Battling the Welfare Stigma
Two convictions that united Welfare Warriors were a belief in the right to be paid for mother- work, and an understanding of the need for children to receive one-on-one care in their early years, and when sick or troubled. However, our group faced a lot of stigma. Even one member argued that we should never speak publicly about a mother’s right to do full-time motherwork, a word our group invented to get across the message that motherwork is work. She was an ex-military woman, and stayed at home providing full-time care for her eight- year-old son with Down syndrome, and her young teenager. She argued that black women had always worked out of the home, and never had the white privilege of staying home with their own children. Our photographer, a black mother of six children, said that that is exactly why black women are demanding it right now. A biracial mom of four stated that she thanks God every day for welfare because her ex-husband left her striped with belt welts, peeing on herself too many nights to count. Her only escape was her welfare check, and her traumatized children needed her at home.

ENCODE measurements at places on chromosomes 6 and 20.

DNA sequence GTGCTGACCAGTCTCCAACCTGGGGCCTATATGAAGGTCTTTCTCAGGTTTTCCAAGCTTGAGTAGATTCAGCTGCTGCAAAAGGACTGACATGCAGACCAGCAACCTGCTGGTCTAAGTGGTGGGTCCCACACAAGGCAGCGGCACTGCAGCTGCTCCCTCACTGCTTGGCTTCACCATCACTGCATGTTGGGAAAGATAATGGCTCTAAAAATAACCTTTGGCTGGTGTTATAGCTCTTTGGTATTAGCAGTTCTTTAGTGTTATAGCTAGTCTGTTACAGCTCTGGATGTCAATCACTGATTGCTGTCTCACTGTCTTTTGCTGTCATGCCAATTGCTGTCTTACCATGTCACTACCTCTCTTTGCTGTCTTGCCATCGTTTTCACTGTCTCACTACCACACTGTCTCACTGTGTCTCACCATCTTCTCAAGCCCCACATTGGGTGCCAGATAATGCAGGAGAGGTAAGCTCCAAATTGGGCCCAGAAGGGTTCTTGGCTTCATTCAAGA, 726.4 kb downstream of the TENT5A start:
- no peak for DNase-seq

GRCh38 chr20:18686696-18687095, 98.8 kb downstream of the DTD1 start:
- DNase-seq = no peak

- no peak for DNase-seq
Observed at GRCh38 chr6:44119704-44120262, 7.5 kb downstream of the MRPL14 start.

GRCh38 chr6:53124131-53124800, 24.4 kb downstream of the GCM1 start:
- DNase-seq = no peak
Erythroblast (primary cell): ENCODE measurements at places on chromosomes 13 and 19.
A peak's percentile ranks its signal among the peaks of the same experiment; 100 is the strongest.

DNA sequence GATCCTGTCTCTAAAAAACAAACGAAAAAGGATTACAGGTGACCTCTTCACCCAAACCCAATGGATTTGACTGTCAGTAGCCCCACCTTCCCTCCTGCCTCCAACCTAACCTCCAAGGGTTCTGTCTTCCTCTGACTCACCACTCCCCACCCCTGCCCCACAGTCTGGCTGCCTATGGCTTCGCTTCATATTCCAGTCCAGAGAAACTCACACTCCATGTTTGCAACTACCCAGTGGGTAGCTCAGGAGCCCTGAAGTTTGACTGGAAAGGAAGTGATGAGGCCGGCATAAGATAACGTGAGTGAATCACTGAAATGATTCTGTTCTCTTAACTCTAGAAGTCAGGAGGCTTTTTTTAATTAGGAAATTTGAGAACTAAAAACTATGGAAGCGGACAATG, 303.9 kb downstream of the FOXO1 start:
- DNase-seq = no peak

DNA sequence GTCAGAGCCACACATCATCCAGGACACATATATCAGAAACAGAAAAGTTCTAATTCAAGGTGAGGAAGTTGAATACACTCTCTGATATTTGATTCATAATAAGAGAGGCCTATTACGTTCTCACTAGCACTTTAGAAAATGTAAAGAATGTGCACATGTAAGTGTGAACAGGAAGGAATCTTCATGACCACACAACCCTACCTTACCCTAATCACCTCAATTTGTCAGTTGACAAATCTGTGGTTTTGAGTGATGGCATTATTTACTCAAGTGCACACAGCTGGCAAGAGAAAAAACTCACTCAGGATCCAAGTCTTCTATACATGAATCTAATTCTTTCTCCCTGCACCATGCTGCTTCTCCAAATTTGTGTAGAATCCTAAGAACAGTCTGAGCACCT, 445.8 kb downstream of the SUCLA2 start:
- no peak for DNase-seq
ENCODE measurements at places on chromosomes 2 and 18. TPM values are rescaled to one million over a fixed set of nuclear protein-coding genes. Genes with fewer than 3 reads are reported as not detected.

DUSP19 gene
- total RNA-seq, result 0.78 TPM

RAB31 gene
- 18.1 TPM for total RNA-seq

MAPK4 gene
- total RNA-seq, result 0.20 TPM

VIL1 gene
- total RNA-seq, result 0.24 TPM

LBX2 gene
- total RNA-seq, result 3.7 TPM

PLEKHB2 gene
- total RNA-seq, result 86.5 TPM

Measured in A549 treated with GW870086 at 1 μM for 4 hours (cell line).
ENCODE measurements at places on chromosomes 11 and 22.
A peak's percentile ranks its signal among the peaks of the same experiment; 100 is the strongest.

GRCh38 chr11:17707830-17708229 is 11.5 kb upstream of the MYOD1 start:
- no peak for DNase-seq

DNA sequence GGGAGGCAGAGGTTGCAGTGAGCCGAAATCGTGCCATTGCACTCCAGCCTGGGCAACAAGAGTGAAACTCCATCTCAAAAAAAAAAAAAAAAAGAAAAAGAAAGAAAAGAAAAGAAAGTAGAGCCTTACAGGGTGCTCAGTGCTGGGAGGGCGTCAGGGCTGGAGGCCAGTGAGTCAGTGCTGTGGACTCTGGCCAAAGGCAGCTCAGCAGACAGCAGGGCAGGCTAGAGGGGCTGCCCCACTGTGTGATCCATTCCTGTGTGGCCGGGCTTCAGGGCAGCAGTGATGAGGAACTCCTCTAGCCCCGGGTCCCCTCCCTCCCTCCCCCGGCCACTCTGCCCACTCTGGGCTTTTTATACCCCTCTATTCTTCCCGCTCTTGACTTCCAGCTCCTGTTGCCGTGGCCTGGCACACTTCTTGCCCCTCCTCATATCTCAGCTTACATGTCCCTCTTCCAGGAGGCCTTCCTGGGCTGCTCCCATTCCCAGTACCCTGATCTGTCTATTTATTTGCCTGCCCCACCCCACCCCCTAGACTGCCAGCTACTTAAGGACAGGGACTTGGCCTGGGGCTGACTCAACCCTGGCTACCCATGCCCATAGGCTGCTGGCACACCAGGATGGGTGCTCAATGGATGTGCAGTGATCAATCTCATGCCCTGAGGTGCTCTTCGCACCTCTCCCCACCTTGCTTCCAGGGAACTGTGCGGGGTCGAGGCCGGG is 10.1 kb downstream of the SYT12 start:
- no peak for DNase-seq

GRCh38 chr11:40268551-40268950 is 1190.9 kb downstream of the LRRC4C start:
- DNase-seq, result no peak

Some moms believed that all we needed to do was educate people about the truth of single moms’ lives to win dignity, and higher grants for our families. If people just understood, they would agree to our right to receive welfare cash to supplement work and school income, or stay home to raise our children. However, all the women immediately embraced the concept that government child support was a right, not charity. Those who expected quick success left within a year or two after realizing the complexity of the war on the poor.